Two people will both look at a new machine. One will admire how the thing looks and even appreciate what it is able to do but the other will try to understand how it works. If you give the second a mechanical device, he may even take it apart just to see how it works because he wants to understand and not just know.

Thus we need to look at the Scriptures and life’s experiences and not just enjoy and appreciate them. We need to understand them and especially understand how they apply to our lives and how we can learn from, and live them.

Understanding is more than knowledge. Many people have education, knowledge and information but they have no understanding. The circus has monkeys that ride bicycles but the monkey has no idea how the wheel, the pedals or any other part of the bicycle works. He does not even understand that if the chain comes off, it won’t work. Many people are able to stay on top of life but they do not have the faintest idea what it is all about. David says “Do not be like the horse or like the mule, which have no understanding” (Psalm 32:9). The ability to understand is exactly the thing that makes the difference between people and animals.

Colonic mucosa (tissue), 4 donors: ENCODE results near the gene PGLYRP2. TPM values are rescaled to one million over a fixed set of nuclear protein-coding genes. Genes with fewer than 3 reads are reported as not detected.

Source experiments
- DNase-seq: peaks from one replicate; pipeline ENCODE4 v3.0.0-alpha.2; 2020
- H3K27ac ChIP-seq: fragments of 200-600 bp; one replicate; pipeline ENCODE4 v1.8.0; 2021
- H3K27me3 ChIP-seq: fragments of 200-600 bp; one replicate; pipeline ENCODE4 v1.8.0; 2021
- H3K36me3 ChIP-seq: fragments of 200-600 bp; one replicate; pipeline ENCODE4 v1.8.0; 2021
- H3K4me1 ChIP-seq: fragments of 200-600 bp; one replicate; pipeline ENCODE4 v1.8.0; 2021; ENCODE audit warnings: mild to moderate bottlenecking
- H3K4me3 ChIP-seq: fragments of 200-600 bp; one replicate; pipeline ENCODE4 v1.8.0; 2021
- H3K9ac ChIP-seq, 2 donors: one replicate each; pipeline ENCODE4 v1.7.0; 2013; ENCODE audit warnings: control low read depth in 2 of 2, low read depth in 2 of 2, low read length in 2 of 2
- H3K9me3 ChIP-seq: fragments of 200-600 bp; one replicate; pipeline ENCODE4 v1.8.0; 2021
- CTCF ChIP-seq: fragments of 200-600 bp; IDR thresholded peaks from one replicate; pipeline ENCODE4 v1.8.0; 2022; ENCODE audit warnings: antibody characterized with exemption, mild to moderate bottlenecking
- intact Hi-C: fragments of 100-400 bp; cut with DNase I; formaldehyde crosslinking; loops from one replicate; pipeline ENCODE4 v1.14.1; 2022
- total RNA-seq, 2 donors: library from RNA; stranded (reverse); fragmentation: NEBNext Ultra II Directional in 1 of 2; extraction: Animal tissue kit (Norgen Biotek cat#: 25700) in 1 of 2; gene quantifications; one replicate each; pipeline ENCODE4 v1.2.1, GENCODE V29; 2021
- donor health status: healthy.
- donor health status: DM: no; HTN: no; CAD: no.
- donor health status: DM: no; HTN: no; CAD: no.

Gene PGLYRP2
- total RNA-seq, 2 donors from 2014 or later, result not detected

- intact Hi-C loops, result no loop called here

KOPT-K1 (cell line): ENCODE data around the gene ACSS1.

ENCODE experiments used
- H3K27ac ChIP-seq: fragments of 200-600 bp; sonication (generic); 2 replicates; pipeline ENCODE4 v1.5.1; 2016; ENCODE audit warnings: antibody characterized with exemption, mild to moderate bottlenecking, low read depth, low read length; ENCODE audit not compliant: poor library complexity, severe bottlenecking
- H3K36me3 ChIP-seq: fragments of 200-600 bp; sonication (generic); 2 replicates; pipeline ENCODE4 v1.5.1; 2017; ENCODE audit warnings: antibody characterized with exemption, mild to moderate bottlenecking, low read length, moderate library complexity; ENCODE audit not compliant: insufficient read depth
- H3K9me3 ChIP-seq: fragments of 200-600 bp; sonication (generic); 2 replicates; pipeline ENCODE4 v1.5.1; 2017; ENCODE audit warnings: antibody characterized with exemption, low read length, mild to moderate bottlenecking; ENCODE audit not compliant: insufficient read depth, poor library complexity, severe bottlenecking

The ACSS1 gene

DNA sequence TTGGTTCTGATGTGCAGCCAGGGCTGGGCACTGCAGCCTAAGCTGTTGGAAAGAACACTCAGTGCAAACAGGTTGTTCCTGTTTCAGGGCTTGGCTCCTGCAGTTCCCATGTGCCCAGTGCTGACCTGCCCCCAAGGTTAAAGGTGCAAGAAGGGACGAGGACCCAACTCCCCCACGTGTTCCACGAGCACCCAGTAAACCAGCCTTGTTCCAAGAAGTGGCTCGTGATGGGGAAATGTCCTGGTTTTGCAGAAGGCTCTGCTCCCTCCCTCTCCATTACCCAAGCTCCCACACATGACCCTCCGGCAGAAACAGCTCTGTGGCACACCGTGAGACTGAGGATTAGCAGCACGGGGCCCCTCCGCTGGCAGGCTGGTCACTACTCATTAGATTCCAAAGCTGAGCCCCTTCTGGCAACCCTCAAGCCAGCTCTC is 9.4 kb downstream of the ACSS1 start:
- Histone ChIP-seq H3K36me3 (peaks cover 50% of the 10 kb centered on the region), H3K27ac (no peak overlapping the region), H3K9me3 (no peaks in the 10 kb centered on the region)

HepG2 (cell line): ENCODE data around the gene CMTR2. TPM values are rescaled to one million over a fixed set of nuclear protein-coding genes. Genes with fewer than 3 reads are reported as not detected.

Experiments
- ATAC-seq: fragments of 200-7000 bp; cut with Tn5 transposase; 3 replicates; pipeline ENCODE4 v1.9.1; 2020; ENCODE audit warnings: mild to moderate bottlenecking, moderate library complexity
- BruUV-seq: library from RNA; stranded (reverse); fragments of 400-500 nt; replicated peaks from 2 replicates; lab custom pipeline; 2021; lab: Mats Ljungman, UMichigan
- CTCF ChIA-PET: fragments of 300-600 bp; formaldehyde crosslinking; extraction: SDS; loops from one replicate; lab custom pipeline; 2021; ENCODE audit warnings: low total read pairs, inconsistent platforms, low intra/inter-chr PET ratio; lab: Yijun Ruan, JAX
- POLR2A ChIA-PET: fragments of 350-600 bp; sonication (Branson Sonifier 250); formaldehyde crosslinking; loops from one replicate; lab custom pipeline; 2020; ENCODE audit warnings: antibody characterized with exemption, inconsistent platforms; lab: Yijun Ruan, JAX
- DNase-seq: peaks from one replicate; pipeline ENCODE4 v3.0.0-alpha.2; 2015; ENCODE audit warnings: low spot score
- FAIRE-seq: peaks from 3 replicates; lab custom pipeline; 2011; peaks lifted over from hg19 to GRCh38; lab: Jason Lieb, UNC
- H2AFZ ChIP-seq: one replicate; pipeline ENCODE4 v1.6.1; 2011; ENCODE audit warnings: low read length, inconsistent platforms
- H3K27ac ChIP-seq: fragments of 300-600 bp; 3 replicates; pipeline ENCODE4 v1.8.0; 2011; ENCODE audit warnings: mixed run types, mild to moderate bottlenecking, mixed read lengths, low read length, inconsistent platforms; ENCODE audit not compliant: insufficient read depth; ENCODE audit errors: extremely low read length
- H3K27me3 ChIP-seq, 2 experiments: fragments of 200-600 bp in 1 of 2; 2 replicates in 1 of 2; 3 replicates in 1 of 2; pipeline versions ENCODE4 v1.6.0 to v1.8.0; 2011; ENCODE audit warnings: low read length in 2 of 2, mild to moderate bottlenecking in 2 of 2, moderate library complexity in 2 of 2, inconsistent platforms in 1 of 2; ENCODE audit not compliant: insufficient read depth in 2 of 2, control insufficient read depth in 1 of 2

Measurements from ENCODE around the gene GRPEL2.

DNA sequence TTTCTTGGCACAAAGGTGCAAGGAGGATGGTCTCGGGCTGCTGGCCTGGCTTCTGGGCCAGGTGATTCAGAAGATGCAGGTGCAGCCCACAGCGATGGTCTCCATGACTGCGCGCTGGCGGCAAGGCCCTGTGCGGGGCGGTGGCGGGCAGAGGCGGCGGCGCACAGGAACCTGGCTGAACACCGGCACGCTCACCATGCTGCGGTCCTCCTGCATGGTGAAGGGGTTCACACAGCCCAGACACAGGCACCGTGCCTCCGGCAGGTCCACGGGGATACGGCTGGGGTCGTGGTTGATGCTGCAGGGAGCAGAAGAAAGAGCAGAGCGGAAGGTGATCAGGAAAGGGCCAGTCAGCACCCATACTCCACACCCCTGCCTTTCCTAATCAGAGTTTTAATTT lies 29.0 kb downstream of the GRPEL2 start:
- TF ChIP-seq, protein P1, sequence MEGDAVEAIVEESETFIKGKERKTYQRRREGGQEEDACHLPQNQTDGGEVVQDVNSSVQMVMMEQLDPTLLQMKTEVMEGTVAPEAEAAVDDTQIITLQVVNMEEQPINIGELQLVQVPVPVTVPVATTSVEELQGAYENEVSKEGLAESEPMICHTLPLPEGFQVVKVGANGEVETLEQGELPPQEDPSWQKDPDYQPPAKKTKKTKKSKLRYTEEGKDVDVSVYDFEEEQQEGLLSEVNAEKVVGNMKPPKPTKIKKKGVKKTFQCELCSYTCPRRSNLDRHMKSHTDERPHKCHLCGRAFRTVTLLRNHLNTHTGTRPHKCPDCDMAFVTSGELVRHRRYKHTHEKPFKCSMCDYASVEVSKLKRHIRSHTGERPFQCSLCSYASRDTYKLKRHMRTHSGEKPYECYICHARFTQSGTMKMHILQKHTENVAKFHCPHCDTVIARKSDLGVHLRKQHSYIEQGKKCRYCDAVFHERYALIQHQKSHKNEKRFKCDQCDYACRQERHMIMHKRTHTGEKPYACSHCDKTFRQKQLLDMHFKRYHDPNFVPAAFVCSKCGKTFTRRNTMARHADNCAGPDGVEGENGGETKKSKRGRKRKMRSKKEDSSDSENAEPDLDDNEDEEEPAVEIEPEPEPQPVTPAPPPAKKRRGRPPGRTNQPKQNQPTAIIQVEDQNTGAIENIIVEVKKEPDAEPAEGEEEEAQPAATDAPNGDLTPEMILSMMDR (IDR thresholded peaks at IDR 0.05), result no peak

Sadly, even some Christians are like monkeys in the circus. They go through the motions, go to church, read and pray, but they have no understanding. They do not understand what God is trying to do in their lives, they do not understand the meaning of Scripture, they do not understand how their actions affect others and they do not understand why various things happen in their lives. In a sense, they are like a monkey or a horse, they have life and are able to do a few things, but have no clue what it is all about.

The Ethiopian was devout and was even reading the Scriptures but he had no clue what he was reading or the meaning of the words on the page. Neither did he understand what the Passover was all about, even though he had travelled many miles to attend the feast in Jerusalem (Acts 8:30-31). He could read the words, and even asked some good questions but he did not understand. Fortunately, he wanted to understand and so grabbed hold of the opportunity Philip offered him to learn.

As believers we need to pursue understanding above all else. Yes, we want to get things, but in all our getting, we need to get understanding. We must rise above the mindless, mechanical religion practiced by so many. Getting understanding begins with asking the right questions about what the Lord is trying to teach us, how the Bible applies to our daily living and how we can live a life of obedience to His perfect will.

Let’s pray with Job: “Teach me, and I will hold my tongue; Cause me to understand wherein I have erred” (Job 6:24). And with David “Give me understanding, and I shall live” (Psalm 119:144).

In all your getting, get understanding